New Zealand has relatively good air quality due to our low population density, close proximity to the sea, and our remote location. As our population and size of urban areas increase, air pollution can get worse as many of our daily activities release chemicals and particles into the air we breathe. The most significant air pollutant in New Zealand is particulate matter. Many people in colder parts of the country are exposed to relatively high levels of particulates in winter produced by wood-burning for home heating, and people who live beside busy roads can be exposed to contaminants. The Ministry for the Environment provides national guidance for regional councils and unitary authorities to protect the air in their region, but we all have a role to play in improving air quality.
Click on your region to view air quality results for towns that are monitored in your area or to find out the main sources of air pollution.
Click on the National Picture tab for a national view on air quality in New Zealand.
Ministry for the Environment and Statistics New Zealand provide a national picture of the environment in regular reports produced under the Environmental Reporting Act 2015. Below is the summary of the Our air 2018 environmental report.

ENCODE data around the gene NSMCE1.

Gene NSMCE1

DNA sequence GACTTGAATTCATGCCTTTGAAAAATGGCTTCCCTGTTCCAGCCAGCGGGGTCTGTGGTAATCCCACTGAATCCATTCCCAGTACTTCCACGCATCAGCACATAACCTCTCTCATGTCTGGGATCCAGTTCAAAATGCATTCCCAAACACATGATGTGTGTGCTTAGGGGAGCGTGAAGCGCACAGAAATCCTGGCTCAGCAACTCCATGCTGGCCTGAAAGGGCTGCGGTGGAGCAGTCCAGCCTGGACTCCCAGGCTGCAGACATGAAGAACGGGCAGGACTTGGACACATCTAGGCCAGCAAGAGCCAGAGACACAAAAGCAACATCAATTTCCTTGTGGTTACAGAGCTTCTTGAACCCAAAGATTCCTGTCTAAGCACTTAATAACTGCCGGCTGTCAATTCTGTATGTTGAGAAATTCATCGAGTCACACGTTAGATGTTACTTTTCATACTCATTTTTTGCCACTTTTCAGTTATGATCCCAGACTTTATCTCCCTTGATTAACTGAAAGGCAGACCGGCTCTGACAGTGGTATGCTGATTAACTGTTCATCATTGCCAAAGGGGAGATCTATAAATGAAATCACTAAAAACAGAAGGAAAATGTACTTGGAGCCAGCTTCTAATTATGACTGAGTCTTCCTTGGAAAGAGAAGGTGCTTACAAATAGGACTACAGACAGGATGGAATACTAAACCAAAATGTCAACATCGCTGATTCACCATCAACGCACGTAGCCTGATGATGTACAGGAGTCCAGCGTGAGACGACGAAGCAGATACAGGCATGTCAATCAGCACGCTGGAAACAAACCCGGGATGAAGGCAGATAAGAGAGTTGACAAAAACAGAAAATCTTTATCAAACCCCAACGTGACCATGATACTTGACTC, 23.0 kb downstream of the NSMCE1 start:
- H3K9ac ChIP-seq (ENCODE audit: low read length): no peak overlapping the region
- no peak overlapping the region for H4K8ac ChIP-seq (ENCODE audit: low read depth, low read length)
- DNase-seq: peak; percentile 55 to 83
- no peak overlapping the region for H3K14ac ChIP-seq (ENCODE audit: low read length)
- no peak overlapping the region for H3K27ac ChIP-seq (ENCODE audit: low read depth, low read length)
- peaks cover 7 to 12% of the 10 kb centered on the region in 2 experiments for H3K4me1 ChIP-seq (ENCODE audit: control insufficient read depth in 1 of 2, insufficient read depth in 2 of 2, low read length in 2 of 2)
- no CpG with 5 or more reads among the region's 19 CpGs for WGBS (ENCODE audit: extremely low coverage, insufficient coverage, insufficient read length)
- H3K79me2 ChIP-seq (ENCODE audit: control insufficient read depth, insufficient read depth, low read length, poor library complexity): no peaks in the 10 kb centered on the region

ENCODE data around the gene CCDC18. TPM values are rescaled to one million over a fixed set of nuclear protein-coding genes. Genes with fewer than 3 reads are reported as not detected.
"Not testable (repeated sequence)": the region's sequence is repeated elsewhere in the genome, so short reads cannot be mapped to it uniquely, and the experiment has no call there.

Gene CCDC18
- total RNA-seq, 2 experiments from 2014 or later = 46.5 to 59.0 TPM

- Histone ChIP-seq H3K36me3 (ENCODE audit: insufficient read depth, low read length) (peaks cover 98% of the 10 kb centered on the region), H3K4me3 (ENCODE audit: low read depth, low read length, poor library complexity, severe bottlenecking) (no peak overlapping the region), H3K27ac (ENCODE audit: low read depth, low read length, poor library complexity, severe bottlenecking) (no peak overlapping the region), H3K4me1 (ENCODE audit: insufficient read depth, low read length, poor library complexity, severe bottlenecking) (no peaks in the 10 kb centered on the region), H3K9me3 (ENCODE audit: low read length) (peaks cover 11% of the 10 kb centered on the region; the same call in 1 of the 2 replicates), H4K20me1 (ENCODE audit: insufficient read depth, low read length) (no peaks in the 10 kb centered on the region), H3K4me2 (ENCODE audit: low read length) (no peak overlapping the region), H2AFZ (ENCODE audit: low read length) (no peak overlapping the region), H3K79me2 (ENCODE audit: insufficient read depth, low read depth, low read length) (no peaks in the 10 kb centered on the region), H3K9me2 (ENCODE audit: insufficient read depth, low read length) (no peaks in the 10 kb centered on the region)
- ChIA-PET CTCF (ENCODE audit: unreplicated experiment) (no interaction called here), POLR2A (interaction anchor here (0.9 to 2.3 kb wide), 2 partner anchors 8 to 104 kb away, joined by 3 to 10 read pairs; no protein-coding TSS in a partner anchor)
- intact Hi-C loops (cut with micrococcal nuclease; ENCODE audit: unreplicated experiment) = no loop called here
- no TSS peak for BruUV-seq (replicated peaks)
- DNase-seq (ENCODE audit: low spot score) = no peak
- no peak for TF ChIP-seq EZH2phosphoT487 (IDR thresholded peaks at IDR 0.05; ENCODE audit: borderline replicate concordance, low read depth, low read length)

Our air 2018 shows that air quality in New Zealand is generally good and that the overall trend is getting slightly better, with downward trends recorded for some pollutants.
But the report also shows that the situation is not perfect. Some of our activities in certain parts of the country and at certain times of the year, mainly winter, are putting our air quality under pressure.
There are two leading causes of air pollution in New Zealand. Burning wood and coal in winter for home heating causes issues in some areas, and traffic causes problems in some regions all year round.
For more detail see: